KATHMANDU, May 22: Early Monday morning, Nepal Oil Corporation (NOC) hurriedly deposited checks collected from various dealers worth Rs 1.4 billion at Standard Chartered Bank and asked it to immediately convert them into cash. The state-owned petroleum company was in a rush as the deadline of May 23 to pay its fortnightly installment to Indian Oil Corporation (IOC) for consignments of petroleum products was approaching.
“We knew the deadline was just two days away and it was creating pressure on us. Yet we decided to wait till the last hour to carry out the task as it was our assumption that it would only take couple of hours to cash checks,” a senior official of NOC told Republica on condition of anonymity.
But that was where NOC´s assumption went wrong. The reason: Monday was not a normal day like NOC had presumed, as it was the second consecutive day of three-day banda called by the Nepal Federation of Indigenous Nationalities.
To make the banda effective, protest organizers had asked various banks to keep their offices shut and show solidarity to their program. As a result, many banks were not open or partially open on Monday.
“Since nothing was operating in a normal way, we informed banks that we would not be delivering any service related to settlement of check payment on Monday,” a senior official of Nepal Clearing House Limited said, informing that Nepal Rastra Bank, the central monetary authority, had given consent to its decision.
This basically meant that checks of various banks, say, Nabil and Rastriya Banijya, that were issued by NOC´s dealers could not be cashed and deposited at its account in Standard Chartered.
Later, the panicking fuel monopolist even reached the doors of the Ministry of Finance to help it get the checks cleared. But it was told to wait until Tuesday when the clearing house resumes normal operation.
The clearing house works as an intermediary between two banks to settle check payments. Simply put, it indirectly helps, say, Standard Chartered client, who has received payment via check issued by, say, Nabil Bank, to have the amount deposited in Standard Chartered within two to five and half hours, without making the client go to Nabil Bank.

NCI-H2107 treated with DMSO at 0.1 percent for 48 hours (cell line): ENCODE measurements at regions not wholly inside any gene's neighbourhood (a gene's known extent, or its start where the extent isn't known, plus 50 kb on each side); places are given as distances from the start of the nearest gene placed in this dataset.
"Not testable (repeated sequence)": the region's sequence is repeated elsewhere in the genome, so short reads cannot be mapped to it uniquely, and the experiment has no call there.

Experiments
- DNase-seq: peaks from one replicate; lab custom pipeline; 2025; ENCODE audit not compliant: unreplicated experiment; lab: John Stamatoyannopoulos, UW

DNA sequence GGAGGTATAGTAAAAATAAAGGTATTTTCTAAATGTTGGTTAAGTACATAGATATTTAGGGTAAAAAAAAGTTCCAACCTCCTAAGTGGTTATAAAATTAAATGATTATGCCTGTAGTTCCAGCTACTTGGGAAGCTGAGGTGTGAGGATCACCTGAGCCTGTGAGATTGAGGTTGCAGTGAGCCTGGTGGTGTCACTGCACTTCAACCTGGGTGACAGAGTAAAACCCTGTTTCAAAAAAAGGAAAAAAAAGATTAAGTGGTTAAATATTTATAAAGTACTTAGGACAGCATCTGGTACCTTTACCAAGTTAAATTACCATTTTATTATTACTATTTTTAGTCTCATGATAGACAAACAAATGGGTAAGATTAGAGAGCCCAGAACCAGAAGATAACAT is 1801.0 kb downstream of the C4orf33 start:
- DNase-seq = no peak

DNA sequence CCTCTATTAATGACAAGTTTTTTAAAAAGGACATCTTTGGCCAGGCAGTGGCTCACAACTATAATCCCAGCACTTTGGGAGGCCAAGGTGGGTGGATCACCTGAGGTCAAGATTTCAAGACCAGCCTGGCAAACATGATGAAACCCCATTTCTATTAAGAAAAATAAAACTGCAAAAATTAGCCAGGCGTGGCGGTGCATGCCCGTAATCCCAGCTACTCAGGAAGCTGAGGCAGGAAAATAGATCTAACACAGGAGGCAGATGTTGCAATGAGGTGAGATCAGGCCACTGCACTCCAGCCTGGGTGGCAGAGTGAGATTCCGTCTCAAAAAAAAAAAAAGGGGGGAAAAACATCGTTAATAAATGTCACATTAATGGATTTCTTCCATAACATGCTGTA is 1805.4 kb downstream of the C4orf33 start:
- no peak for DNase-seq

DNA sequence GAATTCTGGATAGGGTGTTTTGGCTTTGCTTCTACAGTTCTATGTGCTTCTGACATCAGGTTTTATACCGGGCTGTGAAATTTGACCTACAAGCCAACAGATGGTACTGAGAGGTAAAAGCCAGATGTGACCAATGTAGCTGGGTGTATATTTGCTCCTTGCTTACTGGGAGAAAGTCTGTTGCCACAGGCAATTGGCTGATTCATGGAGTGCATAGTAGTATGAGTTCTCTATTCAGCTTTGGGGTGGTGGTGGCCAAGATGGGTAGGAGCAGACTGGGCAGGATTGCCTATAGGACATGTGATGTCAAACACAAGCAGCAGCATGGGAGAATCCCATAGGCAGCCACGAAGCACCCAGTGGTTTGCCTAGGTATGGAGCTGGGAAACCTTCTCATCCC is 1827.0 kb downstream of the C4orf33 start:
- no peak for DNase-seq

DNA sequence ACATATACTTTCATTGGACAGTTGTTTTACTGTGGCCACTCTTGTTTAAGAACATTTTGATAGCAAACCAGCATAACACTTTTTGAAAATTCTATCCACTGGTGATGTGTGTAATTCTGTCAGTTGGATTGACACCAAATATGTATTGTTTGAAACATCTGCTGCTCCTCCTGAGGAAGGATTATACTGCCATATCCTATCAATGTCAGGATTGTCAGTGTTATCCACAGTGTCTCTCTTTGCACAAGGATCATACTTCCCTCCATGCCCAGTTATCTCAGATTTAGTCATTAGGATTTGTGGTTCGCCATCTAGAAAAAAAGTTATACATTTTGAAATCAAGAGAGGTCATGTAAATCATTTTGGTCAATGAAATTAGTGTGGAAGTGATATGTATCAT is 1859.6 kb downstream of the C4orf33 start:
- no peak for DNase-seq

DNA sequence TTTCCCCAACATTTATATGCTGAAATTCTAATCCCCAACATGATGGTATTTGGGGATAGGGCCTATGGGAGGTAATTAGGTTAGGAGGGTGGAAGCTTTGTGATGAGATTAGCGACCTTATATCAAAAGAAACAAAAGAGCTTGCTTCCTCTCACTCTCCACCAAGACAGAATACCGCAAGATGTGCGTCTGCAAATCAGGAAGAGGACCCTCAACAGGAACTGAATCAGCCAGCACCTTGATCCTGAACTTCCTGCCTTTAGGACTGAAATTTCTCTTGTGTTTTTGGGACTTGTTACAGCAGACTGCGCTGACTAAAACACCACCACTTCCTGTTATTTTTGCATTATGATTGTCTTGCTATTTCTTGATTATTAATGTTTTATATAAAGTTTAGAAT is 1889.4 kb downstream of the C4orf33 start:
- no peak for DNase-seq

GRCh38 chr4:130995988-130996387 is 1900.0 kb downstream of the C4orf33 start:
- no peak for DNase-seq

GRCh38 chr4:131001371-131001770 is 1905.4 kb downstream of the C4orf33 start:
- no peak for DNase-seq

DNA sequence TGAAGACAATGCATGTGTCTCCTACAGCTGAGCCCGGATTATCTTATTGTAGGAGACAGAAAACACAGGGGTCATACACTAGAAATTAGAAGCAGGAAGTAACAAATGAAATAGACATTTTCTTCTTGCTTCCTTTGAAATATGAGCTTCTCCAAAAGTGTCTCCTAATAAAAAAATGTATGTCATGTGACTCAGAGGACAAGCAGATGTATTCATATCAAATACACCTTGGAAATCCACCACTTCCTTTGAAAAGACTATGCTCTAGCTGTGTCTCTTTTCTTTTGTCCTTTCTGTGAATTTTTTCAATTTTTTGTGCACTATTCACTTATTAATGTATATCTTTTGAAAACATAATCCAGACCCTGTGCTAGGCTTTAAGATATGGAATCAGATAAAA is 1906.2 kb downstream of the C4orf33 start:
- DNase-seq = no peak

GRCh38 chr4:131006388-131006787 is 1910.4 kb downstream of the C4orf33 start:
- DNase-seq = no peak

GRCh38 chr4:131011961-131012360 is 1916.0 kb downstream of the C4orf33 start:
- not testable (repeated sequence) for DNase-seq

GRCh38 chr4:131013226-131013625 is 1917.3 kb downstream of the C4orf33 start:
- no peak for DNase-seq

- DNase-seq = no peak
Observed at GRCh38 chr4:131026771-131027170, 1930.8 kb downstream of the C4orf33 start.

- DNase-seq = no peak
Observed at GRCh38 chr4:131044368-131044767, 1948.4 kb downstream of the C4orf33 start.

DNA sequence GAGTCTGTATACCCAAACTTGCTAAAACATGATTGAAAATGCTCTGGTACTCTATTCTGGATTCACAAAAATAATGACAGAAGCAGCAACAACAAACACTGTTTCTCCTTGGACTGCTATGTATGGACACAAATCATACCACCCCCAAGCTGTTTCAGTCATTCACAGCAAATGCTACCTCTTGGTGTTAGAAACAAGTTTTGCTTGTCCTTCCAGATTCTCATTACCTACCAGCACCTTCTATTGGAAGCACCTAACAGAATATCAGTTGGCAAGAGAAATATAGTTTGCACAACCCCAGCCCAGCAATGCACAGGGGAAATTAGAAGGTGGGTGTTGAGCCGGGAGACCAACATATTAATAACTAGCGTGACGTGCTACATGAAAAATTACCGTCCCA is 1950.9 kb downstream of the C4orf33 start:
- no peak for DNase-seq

That´s why check payments cannot be processed without the help of the clearing house.
Although NOC is quite sure about meeting the IOC´s deadline as it will still have one more day to settle the payment if it is able to have its check cashed on Tuesday, the oil corporation´s experience shows how the banda has affected day to day work of firms that have to rely on financial institutions to conduct business.
The shutdown has had similar impact on individuals who want to access banking services like depositing money or obtaining a bank draft. The protest has also forced those going abroad to scuttle places to convert foreign currency, while closure of ATM kiosks in many places has also affected those who are in need of cash.
In Pokhara, for instance, many depositors who are in urgent need of money have started calling bankers to arrange the funds they need. Although many banks in the western city have opened back doors for their clients, many call it a risky proposition as protesters are “violent this time”.
“These institutions which were allowed to provide services unhindered during the Maoist insurgency and people´s movement of 2006 now cannot risk calling their staff to work as protesters prevent them from entering workplaces,” Bishwa Mohan Adhikari, CEO of City Development Bank, said, calling the situation “tragic”.
This has not only affected deposit collection and loan distribution but has also affected loan recovery process, which is of utmost importance to ensure sound financial health of banks and financial institutions.
Although there are no official figures on losses these daily bandas are inflicting on banks and financial institutions, Rajan Singh Bhandari, CEO of Citizens Bank and vice president of Nepal Bankers´ Association, said when every wheel of economy has been forcefully clogged, banks will definitely be in the losing end as they need support of other sectors for their growth.
“When industries and firms are being told to shut down their business operations how will they pay the loan amount and approach us for fresh credit,” Singh wondered. “And when there is low demand for the money that we collect from depositors, we obviously cannot generate profit.”